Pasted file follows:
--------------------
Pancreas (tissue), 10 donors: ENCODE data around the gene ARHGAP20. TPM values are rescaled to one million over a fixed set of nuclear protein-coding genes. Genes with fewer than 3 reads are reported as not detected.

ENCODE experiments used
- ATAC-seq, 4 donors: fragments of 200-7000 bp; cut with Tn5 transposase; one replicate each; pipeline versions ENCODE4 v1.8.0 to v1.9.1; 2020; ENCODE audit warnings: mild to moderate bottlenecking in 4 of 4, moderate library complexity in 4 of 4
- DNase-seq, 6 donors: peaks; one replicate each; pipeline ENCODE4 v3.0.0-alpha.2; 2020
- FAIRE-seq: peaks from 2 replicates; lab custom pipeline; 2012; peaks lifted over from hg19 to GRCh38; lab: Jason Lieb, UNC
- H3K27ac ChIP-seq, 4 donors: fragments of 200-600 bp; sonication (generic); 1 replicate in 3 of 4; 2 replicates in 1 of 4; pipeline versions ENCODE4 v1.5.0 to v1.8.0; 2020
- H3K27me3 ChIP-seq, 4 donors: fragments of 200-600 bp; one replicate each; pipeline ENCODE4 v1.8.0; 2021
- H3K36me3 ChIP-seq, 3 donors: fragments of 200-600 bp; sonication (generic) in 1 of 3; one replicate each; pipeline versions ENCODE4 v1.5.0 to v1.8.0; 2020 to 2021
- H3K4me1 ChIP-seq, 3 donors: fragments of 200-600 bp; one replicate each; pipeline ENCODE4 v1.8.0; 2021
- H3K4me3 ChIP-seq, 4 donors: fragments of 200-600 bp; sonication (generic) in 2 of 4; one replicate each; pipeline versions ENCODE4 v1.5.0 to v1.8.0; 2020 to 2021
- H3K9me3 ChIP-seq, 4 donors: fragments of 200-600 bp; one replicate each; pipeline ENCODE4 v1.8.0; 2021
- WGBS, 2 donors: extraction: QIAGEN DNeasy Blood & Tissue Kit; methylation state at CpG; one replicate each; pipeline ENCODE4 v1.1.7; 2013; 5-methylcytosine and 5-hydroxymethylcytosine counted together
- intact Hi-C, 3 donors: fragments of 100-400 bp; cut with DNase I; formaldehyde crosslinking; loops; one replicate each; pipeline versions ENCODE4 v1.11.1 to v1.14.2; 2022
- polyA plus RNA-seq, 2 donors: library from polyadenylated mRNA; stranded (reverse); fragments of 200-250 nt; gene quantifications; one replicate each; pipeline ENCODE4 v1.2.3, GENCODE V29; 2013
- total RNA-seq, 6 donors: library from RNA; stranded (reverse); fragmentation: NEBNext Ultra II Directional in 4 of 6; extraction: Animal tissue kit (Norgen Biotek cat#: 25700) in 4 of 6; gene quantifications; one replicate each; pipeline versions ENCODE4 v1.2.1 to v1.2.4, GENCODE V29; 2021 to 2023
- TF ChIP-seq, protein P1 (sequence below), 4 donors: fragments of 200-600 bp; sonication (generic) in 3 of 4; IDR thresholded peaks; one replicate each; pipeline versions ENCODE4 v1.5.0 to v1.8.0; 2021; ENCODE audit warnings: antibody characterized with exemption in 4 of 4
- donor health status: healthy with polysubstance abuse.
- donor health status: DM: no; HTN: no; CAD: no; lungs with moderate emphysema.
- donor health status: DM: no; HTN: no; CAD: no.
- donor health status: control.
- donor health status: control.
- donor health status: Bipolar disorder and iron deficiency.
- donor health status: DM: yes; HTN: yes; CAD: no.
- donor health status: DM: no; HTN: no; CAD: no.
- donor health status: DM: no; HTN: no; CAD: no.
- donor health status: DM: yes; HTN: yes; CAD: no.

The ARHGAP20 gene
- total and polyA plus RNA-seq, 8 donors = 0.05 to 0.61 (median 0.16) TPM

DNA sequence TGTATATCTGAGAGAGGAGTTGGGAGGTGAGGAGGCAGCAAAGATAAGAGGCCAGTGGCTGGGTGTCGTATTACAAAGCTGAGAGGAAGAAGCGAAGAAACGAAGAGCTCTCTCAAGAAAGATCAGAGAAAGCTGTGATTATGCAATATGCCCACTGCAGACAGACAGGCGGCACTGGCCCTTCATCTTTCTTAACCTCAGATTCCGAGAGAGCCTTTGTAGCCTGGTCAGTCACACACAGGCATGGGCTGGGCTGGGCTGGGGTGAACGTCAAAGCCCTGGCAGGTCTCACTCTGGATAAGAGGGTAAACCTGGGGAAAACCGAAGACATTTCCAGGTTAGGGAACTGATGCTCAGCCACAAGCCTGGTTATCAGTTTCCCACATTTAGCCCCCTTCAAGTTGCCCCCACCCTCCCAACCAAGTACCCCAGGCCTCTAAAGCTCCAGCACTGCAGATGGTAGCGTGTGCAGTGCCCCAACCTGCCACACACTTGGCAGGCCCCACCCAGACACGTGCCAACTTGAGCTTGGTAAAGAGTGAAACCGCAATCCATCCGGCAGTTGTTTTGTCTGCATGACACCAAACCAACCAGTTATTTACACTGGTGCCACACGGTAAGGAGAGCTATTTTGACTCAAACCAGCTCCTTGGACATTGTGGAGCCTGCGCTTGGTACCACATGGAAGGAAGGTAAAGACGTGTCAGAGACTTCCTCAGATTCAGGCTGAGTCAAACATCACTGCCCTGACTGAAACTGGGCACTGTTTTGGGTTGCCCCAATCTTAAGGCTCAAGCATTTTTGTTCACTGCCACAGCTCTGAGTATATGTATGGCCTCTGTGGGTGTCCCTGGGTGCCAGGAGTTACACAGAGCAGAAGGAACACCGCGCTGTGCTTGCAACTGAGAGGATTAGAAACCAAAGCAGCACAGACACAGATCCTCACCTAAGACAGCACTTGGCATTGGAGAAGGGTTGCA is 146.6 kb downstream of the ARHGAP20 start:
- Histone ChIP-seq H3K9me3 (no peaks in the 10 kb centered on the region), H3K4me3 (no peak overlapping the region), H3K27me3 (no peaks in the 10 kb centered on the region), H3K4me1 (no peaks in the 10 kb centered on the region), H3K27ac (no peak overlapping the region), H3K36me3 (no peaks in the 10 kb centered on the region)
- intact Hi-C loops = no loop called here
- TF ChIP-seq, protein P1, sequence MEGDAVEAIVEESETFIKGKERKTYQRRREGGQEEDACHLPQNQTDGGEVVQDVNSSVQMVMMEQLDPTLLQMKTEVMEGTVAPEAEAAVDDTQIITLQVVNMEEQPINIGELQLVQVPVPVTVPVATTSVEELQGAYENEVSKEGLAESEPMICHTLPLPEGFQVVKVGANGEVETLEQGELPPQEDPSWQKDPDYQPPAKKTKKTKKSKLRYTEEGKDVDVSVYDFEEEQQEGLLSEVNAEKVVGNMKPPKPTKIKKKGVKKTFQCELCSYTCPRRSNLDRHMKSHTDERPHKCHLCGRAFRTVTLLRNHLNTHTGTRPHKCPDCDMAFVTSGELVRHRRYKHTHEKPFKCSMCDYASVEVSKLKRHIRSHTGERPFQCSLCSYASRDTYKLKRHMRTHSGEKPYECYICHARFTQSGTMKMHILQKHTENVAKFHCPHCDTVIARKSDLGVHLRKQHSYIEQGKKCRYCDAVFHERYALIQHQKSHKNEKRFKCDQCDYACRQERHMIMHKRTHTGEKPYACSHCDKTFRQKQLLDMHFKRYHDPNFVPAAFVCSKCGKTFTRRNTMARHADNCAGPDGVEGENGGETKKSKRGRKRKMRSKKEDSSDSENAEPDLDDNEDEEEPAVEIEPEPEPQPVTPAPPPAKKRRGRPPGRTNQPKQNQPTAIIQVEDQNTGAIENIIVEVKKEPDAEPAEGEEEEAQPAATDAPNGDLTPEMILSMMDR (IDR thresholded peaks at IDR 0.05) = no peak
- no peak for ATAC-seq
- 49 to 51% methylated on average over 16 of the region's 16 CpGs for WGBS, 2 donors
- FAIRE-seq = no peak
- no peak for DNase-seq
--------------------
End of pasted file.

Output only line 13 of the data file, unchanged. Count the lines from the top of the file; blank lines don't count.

- intact Hi-C, 3 donors: fragments of 100-400 bp; cut with DNase I; formaldehyde crosslinking; loops; one replicate each; pipeline versions ENCODE4 v1.11.1 to v1.14.2; 2022